: views from the Hill

Tuesday, April 01, 2008

What's Lost Is Found Again

Wednesday I knew where my set of keys to the loft was and his nibs' set as well. The younger younger guy had left both on the dining table before he decamped.

By Thursday evening, his nibs' set was nowhere to be found. When asked where the key set was I said, "I remember it was on the table just last night. Right there." The set wasn't there any longer.

He'd dropped me off at the loft Thursday morning before he headed south to work. I'd used my set to get in and dropped some stuff off there and picked some stuff up there and fetched my Mini from the garage where the younger younger guy had left it while we were gone. I'd then spent the rest of the day in the southlands myself, checking in on the homestead, visiting the mater, stopping by the older younger guy's place.

Thursday evening his nibs' set of keys was missing. Mine was in the zippered pocket in my zippered bag where I keep it but his was gone, missing, bunked, no 'stá aquí.

Where had the keys gone? I took my zippered hobo bag and emptied each and every pocket. Same with my camera bag. Checked pants in the wash. Checked jackets and vests worn any time since we'd returned. Checked every horizontal surface on which I could reasonably think I might have left them.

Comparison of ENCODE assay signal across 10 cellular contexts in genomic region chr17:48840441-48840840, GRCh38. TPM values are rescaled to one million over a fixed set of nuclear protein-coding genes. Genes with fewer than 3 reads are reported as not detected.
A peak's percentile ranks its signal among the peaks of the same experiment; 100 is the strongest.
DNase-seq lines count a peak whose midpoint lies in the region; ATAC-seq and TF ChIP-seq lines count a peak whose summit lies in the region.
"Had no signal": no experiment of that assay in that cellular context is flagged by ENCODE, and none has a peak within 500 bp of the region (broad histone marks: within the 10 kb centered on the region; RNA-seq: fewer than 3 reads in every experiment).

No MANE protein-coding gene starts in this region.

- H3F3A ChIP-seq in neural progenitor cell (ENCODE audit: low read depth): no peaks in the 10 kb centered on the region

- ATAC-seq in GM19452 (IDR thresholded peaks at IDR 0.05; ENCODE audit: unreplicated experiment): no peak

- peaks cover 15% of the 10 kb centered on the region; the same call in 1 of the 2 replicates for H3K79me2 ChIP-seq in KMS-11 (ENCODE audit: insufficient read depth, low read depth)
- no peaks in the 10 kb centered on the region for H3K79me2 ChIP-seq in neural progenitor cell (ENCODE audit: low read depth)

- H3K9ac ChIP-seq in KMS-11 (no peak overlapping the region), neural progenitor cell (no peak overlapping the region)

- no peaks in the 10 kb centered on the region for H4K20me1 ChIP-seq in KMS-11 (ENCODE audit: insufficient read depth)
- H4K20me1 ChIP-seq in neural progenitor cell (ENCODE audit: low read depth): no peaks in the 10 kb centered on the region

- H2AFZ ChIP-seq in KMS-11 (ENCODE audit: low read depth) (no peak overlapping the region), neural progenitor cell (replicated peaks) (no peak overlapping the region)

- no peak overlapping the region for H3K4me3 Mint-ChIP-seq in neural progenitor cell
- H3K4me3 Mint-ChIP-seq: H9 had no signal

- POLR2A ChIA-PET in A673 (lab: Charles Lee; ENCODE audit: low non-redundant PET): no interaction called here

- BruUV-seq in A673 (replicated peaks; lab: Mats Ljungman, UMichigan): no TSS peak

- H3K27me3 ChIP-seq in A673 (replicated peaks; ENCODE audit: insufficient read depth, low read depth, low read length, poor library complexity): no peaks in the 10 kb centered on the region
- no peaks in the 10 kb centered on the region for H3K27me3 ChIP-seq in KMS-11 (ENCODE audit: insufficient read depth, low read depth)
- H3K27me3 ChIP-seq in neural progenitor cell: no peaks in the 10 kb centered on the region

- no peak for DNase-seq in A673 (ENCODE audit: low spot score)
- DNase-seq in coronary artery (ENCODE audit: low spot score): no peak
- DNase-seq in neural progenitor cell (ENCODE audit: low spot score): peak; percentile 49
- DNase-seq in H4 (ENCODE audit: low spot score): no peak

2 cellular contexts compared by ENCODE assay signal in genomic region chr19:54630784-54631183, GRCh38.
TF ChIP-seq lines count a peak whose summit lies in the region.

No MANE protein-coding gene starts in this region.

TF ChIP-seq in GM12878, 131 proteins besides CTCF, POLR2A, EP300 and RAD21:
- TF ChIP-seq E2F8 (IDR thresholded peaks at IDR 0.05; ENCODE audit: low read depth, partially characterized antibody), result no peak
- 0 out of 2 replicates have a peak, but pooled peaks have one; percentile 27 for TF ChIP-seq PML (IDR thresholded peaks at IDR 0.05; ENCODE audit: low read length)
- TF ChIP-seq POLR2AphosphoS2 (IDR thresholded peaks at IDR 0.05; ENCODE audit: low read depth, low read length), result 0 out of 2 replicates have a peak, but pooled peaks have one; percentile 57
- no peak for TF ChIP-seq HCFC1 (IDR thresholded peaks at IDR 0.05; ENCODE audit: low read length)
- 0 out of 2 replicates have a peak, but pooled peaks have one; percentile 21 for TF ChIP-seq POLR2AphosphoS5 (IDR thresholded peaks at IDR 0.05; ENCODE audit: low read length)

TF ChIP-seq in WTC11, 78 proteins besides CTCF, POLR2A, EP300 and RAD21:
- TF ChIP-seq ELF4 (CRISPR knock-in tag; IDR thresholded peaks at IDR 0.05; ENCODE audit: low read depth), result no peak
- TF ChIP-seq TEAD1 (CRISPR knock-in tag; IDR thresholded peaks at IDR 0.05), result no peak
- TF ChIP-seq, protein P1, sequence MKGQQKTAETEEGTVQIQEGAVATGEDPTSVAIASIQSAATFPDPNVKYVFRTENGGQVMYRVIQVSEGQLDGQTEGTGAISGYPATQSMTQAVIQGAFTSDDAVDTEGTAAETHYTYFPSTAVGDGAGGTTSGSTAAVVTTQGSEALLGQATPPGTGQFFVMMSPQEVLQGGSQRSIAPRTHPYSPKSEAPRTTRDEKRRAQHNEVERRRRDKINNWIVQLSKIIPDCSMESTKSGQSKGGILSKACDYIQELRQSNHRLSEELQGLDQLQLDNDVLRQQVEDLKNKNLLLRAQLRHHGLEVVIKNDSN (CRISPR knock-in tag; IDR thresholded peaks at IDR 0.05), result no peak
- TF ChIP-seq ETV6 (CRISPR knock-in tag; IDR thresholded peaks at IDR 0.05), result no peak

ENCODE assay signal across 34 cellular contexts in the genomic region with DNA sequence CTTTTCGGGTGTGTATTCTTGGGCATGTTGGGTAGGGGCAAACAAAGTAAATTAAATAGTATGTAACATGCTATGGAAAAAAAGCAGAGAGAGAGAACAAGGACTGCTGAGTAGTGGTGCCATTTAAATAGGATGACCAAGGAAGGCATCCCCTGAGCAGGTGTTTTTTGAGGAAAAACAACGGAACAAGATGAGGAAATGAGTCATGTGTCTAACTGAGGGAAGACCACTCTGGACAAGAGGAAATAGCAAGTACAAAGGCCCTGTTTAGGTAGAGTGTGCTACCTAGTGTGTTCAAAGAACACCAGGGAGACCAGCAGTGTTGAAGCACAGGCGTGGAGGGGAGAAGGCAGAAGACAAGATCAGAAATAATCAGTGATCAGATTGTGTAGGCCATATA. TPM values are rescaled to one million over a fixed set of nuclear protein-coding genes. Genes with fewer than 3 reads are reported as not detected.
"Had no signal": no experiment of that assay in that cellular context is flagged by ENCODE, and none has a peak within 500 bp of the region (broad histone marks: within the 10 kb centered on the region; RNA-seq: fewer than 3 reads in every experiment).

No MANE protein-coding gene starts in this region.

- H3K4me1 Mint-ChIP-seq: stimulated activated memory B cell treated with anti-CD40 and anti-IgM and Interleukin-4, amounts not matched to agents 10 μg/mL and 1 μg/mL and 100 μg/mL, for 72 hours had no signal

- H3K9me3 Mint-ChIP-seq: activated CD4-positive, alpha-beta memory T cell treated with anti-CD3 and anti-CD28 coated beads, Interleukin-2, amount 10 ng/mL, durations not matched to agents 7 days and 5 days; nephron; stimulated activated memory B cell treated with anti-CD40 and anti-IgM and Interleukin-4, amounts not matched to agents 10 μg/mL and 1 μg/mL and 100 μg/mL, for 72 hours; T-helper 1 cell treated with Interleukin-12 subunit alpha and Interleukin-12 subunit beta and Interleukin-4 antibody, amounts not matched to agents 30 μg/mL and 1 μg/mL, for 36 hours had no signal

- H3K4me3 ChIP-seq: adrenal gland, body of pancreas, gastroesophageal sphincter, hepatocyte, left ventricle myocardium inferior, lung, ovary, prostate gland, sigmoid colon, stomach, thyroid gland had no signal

Over the weekend we upended the living room and the dining room, which we really had to do anyway because they wanted cleaning and dusting and vacuuming.

The keys were nowhere to be found. But I had my keys, right? We could just make copies. But it wasn't that easy. One of the keys is a key to the mailbox in the mailbox bank in the lobby. I'm not sure how easy it is to get a duplicate key for a mailbox.

Also on the keychain were keys to the locks on the locked storage cupboard in the garage. (Not that the locks are any good or hold up against a serious intruder armed with a crowbar, as we know from experience.)

Also on the keychain was the key to the front door to the building, a copy of which is only available from the building management company and then only at a cost of $50.

Oh, my.

By Monday morning the keys weren't the only things lost. I'd also mislaid -- somewhere between getting ready for the FFCoppola-isn't-cooking-this-year fundraiser dinner for North Beach Citizens the night before and tucking in after a raucous evening -- a string of wooden beads with a dime-sized Thai Buddha medallion attached. Both the beads and the medallion had huge sentimental value and I felt majorly unlucky to have lost them. (The beads were originally a hand-strung bracelet the younger younger one had made for me to remind me to count my blessings -- identify one blessing for every bead if the grey black ooze is threatening. The Thai medallion had belonged to my dad.)

Two important things lost, keys and beads. All was not sunny in my world.

I was reassured, a bit, by Jon Carroll's column last Friday.